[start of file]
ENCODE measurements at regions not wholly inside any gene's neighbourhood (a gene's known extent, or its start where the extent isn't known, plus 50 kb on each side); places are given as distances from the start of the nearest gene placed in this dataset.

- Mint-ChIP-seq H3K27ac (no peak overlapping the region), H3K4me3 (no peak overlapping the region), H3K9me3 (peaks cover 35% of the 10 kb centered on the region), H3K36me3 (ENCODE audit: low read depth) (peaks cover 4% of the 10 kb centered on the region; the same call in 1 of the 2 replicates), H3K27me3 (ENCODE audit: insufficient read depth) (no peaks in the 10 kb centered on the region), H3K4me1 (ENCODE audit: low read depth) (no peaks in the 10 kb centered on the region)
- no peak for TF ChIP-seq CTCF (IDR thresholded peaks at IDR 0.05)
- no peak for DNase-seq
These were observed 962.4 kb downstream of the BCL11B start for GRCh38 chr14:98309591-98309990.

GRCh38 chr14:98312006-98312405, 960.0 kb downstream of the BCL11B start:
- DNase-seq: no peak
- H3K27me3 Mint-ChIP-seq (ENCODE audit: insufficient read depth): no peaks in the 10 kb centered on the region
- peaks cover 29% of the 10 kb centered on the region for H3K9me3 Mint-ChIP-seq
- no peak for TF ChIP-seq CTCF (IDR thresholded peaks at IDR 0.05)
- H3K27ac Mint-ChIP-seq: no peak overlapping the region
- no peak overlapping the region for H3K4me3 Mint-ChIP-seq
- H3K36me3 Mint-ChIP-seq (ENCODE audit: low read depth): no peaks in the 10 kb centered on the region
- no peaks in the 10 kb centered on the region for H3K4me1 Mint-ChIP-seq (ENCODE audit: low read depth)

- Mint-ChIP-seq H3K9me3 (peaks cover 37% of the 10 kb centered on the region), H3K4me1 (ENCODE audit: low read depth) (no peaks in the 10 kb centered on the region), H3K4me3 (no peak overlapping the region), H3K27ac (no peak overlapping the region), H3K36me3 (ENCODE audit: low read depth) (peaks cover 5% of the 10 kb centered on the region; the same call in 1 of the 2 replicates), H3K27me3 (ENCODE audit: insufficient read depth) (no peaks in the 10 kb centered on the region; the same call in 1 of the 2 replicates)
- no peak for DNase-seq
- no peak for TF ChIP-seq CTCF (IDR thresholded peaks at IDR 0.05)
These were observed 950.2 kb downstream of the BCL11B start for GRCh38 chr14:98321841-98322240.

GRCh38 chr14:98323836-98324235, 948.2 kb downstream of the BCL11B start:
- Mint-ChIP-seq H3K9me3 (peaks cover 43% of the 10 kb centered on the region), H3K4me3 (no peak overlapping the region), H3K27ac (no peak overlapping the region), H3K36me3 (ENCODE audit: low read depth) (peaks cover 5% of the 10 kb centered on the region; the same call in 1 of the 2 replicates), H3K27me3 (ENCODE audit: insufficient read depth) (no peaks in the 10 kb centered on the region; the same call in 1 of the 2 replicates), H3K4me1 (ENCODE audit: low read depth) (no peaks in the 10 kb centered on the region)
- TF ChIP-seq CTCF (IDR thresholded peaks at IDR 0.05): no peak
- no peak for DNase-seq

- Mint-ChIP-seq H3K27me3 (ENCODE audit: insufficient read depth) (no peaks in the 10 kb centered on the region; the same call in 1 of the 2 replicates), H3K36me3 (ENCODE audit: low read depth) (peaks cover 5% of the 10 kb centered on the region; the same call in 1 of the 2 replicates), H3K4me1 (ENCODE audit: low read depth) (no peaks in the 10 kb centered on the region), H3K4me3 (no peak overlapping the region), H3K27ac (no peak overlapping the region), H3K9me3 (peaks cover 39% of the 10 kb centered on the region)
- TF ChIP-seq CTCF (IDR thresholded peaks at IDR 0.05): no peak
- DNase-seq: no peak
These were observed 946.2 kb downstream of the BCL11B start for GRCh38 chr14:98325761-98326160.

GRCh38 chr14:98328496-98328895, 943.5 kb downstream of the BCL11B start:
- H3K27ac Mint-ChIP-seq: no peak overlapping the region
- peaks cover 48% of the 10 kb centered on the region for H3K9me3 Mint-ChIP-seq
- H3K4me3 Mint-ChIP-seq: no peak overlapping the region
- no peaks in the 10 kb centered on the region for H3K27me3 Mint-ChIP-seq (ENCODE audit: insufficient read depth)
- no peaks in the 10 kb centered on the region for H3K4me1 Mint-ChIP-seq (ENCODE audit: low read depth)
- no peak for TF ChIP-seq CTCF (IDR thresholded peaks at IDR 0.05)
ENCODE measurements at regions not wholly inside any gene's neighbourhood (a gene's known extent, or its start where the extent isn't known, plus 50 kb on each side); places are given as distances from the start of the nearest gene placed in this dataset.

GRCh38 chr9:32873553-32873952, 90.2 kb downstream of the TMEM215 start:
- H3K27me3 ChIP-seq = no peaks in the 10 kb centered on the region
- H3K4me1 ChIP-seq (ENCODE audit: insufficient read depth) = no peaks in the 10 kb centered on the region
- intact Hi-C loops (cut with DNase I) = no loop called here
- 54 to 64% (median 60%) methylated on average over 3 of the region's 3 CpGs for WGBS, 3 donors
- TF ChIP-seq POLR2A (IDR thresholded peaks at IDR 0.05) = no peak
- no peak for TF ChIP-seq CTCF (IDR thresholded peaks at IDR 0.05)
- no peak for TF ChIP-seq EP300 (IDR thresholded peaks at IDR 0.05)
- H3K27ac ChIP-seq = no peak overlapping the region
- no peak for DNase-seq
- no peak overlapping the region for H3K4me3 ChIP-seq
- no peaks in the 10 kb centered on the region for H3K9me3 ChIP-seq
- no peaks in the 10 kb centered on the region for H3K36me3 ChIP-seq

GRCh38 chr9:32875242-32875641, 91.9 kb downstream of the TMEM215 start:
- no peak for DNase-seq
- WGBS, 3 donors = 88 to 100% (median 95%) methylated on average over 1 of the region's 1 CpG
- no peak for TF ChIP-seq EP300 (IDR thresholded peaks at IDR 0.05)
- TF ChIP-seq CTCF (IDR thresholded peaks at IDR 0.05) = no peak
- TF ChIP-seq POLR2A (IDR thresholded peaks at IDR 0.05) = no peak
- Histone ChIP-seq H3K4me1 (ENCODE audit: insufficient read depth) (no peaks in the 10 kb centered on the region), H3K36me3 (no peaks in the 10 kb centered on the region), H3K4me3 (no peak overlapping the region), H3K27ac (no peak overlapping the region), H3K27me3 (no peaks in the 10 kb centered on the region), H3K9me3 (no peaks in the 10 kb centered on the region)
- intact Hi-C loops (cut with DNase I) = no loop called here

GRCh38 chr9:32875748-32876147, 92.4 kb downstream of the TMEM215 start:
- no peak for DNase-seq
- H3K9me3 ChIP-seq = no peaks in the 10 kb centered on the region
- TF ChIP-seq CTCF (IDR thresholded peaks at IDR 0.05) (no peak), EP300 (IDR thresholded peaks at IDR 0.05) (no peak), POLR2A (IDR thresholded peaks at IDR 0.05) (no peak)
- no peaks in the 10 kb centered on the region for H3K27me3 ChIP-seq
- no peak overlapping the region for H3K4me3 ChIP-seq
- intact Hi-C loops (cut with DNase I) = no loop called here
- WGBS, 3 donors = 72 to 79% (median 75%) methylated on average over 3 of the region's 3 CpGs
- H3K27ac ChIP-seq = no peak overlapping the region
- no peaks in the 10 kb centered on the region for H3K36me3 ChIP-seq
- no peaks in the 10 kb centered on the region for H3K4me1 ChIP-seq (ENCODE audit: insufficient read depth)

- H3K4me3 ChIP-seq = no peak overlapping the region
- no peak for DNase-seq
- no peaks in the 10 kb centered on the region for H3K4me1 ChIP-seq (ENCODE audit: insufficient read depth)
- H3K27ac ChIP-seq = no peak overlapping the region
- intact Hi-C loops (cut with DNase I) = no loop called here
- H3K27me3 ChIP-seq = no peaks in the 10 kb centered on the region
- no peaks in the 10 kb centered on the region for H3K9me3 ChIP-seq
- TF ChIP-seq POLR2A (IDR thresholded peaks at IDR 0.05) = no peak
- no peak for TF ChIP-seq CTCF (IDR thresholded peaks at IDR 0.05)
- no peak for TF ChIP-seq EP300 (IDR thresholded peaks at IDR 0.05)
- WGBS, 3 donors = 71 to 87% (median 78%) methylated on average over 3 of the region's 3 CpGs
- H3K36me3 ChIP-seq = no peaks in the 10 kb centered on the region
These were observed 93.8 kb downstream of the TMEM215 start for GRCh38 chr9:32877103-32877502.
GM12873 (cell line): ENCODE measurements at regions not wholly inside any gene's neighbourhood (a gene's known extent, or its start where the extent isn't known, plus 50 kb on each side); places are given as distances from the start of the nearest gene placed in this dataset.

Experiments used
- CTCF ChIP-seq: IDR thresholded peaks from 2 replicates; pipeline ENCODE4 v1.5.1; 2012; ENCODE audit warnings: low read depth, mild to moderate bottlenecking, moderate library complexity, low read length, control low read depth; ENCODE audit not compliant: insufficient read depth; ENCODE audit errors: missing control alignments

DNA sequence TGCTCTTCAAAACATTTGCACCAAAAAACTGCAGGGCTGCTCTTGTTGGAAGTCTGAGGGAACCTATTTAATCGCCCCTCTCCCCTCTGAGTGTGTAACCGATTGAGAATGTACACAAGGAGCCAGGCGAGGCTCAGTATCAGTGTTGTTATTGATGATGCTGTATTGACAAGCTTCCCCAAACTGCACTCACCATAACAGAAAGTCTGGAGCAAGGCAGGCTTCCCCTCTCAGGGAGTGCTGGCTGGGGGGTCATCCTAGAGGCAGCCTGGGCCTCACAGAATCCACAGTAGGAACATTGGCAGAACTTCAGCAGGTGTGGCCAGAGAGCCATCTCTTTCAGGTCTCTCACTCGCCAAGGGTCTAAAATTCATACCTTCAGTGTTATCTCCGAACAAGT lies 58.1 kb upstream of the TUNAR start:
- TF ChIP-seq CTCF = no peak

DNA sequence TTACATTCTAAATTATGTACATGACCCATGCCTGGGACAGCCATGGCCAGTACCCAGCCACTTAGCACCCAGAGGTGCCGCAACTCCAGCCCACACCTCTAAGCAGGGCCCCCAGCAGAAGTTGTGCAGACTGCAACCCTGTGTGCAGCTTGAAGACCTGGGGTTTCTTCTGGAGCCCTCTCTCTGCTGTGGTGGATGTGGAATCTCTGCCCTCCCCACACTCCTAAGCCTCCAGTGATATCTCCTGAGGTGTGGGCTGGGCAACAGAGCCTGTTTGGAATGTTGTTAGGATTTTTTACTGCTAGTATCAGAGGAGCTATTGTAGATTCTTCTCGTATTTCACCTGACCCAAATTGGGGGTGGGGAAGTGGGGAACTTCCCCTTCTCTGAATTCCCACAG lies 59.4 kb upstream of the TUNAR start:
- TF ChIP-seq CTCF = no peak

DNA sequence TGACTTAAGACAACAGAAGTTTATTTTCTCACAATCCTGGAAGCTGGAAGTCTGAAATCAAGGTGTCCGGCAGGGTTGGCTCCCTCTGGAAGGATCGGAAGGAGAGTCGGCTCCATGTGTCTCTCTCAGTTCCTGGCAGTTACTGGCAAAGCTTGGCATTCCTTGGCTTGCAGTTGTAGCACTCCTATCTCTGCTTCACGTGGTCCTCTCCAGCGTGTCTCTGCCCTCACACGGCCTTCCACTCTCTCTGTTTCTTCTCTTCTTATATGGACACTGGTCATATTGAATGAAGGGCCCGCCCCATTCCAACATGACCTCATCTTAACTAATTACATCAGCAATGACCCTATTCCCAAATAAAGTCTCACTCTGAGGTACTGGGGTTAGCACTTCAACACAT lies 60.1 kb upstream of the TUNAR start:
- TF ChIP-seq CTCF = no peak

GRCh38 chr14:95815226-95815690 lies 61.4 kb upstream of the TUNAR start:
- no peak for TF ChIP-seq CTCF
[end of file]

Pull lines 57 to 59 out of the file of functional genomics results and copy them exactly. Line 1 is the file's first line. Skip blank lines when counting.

- no peak for DNase-seq
- H3K9me3 ChIP-seq = no peaks in the 10 kb centered on the region
- TF ChIP-seq CTCF (IDR thresholded peaks at IDR 0.05) (no peak), EP300 (IDR thresholded peaks at IDR 0.05) (no peak), POLR2A (IDR thresholded peaks at IDR 0.05) (no peak)